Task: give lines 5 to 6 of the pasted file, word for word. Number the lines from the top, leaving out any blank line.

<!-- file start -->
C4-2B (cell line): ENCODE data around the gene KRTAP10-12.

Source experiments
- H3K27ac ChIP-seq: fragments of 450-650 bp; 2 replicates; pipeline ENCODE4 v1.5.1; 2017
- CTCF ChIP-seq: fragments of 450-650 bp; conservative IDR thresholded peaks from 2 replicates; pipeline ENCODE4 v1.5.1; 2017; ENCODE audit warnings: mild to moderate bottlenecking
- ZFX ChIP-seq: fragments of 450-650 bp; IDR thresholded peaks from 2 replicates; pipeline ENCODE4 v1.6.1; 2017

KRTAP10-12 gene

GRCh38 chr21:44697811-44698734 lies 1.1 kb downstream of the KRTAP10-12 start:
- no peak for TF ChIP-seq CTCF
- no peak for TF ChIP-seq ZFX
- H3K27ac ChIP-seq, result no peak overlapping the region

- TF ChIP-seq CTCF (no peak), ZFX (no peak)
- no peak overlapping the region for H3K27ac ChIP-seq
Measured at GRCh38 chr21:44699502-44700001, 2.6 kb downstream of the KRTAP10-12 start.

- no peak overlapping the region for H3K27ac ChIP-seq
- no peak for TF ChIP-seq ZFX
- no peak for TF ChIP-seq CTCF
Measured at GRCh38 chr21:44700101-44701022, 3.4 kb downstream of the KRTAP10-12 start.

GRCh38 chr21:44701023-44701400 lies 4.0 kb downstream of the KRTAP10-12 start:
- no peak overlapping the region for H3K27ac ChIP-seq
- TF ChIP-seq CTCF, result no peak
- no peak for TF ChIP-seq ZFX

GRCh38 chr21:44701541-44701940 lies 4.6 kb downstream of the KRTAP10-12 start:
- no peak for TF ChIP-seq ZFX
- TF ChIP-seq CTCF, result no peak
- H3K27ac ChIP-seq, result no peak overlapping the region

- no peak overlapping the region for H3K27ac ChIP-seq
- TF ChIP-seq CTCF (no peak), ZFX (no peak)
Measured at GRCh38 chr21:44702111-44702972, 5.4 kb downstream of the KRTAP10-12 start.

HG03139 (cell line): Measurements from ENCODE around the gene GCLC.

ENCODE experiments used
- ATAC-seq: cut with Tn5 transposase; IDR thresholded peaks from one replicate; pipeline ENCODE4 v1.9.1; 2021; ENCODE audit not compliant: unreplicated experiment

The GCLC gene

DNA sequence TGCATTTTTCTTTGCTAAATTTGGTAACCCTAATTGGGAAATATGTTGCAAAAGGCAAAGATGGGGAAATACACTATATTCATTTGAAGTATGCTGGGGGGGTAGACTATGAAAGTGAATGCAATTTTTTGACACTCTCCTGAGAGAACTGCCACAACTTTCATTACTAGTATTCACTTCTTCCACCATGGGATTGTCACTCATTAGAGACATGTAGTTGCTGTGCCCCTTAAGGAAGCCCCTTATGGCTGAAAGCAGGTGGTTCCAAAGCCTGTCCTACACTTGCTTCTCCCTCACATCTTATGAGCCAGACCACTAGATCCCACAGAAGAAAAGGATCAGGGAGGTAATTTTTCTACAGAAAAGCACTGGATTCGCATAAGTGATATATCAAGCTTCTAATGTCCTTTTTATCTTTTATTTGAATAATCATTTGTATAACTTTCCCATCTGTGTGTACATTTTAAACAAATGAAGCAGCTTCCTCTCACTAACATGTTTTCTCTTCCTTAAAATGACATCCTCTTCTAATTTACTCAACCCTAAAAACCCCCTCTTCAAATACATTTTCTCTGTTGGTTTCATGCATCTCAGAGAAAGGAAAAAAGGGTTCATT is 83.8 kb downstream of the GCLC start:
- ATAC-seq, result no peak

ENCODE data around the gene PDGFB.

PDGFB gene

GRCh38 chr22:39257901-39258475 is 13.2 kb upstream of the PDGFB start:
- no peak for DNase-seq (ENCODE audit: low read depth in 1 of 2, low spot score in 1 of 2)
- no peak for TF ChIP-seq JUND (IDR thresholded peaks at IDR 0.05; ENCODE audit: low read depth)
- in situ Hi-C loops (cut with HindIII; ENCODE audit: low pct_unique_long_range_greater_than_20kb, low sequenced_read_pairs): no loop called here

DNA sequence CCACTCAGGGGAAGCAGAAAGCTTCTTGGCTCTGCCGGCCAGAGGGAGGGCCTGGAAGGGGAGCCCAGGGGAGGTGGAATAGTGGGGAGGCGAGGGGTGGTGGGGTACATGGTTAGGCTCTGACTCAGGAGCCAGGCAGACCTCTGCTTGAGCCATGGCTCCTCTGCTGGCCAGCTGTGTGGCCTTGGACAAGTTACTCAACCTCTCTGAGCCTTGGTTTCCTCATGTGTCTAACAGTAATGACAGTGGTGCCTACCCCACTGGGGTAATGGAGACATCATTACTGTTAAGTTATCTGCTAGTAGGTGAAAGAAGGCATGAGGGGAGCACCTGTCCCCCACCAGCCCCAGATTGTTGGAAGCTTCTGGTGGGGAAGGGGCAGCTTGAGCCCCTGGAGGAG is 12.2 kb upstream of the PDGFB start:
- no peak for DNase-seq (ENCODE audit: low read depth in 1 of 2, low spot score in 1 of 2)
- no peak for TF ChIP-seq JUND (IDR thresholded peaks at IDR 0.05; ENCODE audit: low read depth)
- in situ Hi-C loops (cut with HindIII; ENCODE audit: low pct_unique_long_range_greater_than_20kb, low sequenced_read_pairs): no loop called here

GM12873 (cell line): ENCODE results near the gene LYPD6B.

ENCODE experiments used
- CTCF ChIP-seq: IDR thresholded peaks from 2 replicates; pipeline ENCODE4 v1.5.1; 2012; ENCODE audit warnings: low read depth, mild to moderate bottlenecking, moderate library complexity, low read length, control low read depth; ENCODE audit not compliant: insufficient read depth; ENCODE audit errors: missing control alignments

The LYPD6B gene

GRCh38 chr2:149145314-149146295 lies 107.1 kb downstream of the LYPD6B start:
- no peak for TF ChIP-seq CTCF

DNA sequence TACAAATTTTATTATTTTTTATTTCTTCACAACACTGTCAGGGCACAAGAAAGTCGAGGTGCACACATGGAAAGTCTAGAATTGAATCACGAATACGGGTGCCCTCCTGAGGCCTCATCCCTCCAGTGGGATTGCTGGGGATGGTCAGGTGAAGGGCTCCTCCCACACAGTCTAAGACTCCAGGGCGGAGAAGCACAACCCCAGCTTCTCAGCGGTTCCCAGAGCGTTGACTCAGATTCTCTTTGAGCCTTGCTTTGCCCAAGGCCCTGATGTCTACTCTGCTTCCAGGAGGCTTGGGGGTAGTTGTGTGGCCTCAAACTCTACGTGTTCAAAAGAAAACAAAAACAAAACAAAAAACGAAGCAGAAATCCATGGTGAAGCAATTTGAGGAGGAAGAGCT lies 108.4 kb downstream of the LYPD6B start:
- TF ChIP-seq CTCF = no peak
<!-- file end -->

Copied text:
- ZFX ChIP-seq: fragments of 450-650 bp; IDR thresholded peaks from 2 replicates; pipeline ENCODE4 v1.6.1; 2017

KRTAP10-12 gene